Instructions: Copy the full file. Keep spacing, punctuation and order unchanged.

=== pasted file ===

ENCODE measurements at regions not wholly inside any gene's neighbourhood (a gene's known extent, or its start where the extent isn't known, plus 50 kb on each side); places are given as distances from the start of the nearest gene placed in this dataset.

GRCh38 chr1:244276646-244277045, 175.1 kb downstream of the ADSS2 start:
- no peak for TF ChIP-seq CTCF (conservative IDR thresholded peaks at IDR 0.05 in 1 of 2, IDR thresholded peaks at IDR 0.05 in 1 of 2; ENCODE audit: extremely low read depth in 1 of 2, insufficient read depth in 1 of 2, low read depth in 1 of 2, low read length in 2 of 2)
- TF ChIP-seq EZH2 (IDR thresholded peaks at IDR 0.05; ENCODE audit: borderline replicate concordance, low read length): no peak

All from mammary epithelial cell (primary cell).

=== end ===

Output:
ENCODE measurements at regions not wholly inside any gene's neighbourhood (a gene's known extent, or its start where the extent isn't known, plus 50 kb on each side); places are given as distances from the start of the nearest gene placed in this dataset.

GRCh38 chr1:244276646-244277045, 175.1 kb downstream of the ADSS2 start:
- no peak for TF ChIP-seq CTCF (conservative IDR thresholded peaks at IDR 0.05 in 1 of 2, IDR thresholded peaks at IDR 0.05 in 1 of 2; ENCODE audit: extremely low read depth in 1 of 2, insufficient read depth in 1 of 2, low read depth in 1 of 2, low read length in 2 of 2)
- TF ChIP-seq EZH2 (IDR thresholded peaks at IDR 0.05; ENCODE audit: borderline replicate concordance, low read length): no peak

All from mammary epithelial cell (primary cell).